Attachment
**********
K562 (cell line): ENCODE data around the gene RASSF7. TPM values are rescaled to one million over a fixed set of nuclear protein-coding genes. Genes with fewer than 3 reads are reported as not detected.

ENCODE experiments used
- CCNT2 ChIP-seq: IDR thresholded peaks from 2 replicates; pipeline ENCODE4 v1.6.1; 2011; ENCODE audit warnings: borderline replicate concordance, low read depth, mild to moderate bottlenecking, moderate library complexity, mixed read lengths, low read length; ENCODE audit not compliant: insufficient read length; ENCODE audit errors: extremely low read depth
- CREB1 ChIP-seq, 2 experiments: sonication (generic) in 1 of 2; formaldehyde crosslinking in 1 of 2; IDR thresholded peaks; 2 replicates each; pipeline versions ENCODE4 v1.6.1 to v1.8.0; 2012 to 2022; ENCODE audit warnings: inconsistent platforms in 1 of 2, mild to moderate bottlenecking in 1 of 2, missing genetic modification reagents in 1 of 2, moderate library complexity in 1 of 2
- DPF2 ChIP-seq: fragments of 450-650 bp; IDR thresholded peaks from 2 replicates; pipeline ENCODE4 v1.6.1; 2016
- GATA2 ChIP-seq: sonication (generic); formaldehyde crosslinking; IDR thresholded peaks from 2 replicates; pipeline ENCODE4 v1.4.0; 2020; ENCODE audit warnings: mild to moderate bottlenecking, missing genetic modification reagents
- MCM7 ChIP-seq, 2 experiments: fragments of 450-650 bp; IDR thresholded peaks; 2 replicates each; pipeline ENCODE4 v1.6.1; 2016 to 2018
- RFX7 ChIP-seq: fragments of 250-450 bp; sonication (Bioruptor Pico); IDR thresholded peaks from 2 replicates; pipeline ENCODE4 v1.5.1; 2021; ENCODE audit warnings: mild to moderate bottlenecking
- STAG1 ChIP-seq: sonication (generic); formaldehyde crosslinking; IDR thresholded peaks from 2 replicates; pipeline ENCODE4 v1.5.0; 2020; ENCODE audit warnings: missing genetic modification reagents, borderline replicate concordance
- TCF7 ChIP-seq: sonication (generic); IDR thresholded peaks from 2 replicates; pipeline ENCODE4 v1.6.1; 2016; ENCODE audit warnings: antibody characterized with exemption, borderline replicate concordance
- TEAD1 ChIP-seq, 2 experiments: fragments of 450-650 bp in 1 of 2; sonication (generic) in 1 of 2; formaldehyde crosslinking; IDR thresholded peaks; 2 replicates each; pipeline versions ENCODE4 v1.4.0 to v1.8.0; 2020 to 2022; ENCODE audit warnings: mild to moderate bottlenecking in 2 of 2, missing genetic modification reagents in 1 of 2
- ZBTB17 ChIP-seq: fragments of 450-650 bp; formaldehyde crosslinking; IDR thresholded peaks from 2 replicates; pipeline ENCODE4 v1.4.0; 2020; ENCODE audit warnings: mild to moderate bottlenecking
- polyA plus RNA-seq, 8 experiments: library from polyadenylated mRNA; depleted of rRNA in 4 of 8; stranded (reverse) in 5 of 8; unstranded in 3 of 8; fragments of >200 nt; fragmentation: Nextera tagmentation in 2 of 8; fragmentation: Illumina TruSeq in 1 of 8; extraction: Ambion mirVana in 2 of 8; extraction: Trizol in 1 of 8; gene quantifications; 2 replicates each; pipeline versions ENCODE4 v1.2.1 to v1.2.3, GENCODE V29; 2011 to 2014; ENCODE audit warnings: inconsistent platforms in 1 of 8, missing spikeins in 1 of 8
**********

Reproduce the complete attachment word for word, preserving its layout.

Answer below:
K562 (cell line): ENCODE data around the gene RASSF7. TPM values are rescaled to one million over a fixed set of nuclear protein-coding genes. Genes with fewer than 3 reads are reported as not detected.

ENCODE experiments used
- CCNT2 ChIP-seq: IDR thresholded peaks from 2 replicates; pipeline ENCODE4 v1.6.1; 2011; ENCODE audit warnings: borderline replicate concordance, low read depth, mild to moderate bottlenecking, moderate library complexity, mixed read lengths, low read length; ENCODE audit not compliant: insufficient read length; ENCODE audit errors: extremely low read depth
- CREB1 ChIP-seq, 2 experiments: sonication (generic) in 1 of 2; formaldehyde crosslinking in 1 of 2; IDR thresholded peaks; 2 replicates each; pipeline versions ENCODE4 v1.6.1 to v1.8.0; 2012 to 2022; ENCODE audit warnings: inconsistent platforms in 1 of 2, mild to moderate bottlenecking in 1 of 2, missing genetic modification reagents in 1 of 2, moderate library complexity in 1 of 2
- DPF2 ChIP-seq: fragments of 450-650 bp; IDR thresholded peaks from 2 replicates; pipeline ENCODE4 v1.6.1; 2016
- GATA2 ChIP-seq: sonication (generic); formaldehyde crosslinking; IDR thresholded peaks from 2 replicates; pipeline ENCODE4 v1.4.0; 2020; ENCODE audit warnings: mild to moderate bottlenecking, missing genetic modification reagents
- MCM7 ChIP-seq, 2 experiments: fragments of 450-650 bp; IDR thresholded peaks; 2 replicates each; pipeline ENCODE4 v1.6.1; 2016 to 2018
- RFX7 ChIP-seq: fragments of 250-450 bp; sonication (Bioruptor Pico); IDR thresholded peaks from 2 replicates; pipeline ENCODE4 v1.5.1; 2021; ENCODE audit warnings: mild to moderate bottlenecking
- STAG1 ChIP-seq: sonication (generic); formaldehyde crosslinking; IDR thresholded peaks from 2 replicates; pipeline ENCODE4 v1.5.0; 2020; ENCODE audit warnings: missing genetic modification reagents, borderline replicate concordance
- TCF7 ChIP-seq: sonication (generic); IDR thresholded peaks from 2 replicates; pipeline ENCODE4 v1.6.1; 2016; ENCODE audit warnings: antibody characterized with exemption, borderline replicate concordance
- TEAD1 ChIP-seq, 2 experiments: fragments of 450-650 bp in 1 of 2; sonication (generic) in 1 of 2; formaldehyde crosslinking; IDR thresholded peaks; 2 replicates each; pipeline versions ENCODE4 v1.4.0 to v1.8.0; 2020 to 2022; ENCODE audit warnings: mild to moderate bottlenecking in 2 of 2, missing genetic modification reagents in 1 of 2
- ZBTB17 ChIP-seq: fragments of 450-650 bp; formaldehyde crosslinking; IDR thresholded peaks from 2 replicates; pipeline ENCODE4 v1.4.0; 2020; ENCODE audit warnings: mild to moderate bottlenecking
- polyA plus RNA-seq, 8 experiments: library from polyadenylated mRNA; depleted of rRNA in 4 of 8; stranded (reverse) in 5 of 8; unstranded in 3 of 8; fragments of >200 nt; fragmentation: Nextera tagmentation in 2 of 8; fragmentation: Illumina TruSeq in 1 of 8; extraction: Ambion mirVana in 2 of 8; extraction: Trizol in 1 of 8; gene quantifications; 2 replicates each; pipeline versions ENCODE4 v1.2.1 to v1.2.3, GENCODE V29; 2011 to 2014; ENCODE audit warnings: inconsistent platforms in 1 of 8, missing spikeins in 1 of 8